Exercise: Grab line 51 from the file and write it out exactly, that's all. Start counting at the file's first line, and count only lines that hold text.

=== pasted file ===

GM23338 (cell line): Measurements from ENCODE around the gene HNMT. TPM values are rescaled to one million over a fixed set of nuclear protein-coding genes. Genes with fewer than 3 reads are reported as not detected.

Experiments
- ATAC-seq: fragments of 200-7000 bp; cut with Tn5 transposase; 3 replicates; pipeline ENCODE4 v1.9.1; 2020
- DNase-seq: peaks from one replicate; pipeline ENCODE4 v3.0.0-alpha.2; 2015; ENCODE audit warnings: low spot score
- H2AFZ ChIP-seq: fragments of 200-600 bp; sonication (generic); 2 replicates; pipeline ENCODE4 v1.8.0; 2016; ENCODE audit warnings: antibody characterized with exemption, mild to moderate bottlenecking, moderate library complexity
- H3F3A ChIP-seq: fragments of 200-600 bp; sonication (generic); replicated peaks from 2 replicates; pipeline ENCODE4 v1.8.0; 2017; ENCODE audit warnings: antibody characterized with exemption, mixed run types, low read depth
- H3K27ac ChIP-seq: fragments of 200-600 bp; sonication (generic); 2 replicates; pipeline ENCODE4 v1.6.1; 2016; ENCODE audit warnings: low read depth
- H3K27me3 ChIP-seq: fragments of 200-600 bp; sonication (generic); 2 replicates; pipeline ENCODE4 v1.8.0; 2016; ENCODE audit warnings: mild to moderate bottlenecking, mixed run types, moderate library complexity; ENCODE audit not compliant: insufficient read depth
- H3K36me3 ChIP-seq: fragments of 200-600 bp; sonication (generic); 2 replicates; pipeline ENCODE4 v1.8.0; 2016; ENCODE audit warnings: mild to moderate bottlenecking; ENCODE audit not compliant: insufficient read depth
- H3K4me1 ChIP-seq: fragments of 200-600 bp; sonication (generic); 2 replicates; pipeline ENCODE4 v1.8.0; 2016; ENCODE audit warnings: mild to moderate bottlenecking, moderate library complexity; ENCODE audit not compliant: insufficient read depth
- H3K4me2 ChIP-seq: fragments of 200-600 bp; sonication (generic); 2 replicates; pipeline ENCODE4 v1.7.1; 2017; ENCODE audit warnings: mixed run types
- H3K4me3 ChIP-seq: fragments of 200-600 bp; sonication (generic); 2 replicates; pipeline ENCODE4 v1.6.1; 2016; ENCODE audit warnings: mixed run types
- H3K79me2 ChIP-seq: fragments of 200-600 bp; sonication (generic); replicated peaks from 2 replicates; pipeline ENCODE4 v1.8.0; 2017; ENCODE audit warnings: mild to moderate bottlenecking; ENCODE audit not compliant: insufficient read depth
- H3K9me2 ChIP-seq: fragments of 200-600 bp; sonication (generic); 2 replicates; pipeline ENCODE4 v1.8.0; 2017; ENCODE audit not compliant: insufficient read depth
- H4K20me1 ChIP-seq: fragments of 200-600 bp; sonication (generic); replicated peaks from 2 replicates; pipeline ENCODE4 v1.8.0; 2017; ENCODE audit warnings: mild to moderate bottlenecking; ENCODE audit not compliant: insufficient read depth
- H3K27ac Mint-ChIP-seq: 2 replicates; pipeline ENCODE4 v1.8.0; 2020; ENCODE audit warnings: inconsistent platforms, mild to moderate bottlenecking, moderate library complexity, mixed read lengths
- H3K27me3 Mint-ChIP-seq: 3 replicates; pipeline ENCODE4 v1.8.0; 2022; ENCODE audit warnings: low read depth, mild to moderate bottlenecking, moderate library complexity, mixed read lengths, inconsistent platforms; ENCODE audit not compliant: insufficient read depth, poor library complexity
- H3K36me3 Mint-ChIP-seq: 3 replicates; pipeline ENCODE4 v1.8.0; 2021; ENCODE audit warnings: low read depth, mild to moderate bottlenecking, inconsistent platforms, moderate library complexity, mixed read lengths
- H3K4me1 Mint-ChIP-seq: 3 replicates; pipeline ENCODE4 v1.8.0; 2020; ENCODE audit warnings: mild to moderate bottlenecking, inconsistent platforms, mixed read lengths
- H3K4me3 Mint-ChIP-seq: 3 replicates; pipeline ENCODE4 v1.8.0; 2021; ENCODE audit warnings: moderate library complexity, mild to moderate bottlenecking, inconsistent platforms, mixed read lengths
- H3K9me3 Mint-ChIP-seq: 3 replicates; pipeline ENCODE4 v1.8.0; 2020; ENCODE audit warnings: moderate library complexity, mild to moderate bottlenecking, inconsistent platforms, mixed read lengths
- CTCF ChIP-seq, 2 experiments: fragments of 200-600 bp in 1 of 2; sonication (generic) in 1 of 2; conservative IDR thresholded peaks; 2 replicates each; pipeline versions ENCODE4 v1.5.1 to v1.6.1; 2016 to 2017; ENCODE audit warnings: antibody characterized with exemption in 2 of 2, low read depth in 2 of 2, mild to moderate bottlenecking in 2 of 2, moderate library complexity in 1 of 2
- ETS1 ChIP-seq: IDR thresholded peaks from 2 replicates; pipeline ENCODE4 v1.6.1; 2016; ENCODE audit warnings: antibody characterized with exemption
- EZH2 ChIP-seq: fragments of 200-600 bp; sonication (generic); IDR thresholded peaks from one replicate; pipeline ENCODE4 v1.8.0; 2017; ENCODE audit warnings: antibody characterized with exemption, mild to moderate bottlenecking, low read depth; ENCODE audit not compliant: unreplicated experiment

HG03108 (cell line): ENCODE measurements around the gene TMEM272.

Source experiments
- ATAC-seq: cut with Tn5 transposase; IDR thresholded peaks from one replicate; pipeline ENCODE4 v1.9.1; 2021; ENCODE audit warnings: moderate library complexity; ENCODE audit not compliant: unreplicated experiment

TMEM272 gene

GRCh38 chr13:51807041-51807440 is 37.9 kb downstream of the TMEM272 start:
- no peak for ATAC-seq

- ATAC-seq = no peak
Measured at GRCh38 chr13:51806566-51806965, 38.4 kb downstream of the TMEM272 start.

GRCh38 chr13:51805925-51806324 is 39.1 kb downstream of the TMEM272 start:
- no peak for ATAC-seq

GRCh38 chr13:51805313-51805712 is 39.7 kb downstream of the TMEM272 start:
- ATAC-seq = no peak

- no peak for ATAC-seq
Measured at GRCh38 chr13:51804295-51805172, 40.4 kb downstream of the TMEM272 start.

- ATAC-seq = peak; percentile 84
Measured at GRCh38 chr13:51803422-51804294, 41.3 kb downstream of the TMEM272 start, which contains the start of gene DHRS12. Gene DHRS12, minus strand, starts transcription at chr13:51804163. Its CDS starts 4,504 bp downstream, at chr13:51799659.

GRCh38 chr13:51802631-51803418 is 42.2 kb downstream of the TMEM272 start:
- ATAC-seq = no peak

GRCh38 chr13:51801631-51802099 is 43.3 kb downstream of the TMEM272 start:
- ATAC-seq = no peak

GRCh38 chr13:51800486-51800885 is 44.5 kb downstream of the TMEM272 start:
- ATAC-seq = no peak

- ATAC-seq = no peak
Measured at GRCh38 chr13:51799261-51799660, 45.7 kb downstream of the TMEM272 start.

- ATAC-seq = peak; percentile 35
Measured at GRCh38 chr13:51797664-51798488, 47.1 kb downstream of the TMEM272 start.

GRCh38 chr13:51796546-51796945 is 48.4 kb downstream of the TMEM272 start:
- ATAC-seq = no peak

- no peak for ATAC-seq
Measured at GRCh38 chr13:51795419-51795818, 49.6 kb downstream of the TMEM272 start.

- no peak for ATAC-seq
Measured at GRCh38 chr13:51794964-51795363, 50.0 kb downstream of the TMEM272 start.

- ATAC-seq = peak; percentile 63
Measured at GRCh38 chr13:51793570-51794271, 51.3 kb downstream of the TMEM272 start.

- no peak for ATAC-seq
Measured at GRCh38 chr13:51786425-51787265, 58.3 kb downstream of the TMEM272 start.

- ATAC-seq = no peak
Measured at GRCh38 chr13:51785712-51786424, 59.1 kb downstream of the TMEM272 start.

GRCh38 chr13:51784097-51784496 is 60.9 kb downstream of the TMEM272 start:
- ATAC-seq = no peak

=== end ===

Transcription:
GRCh38 chr13:51796546-51796945 is 48.4 kb downstream of the TMEM272 start: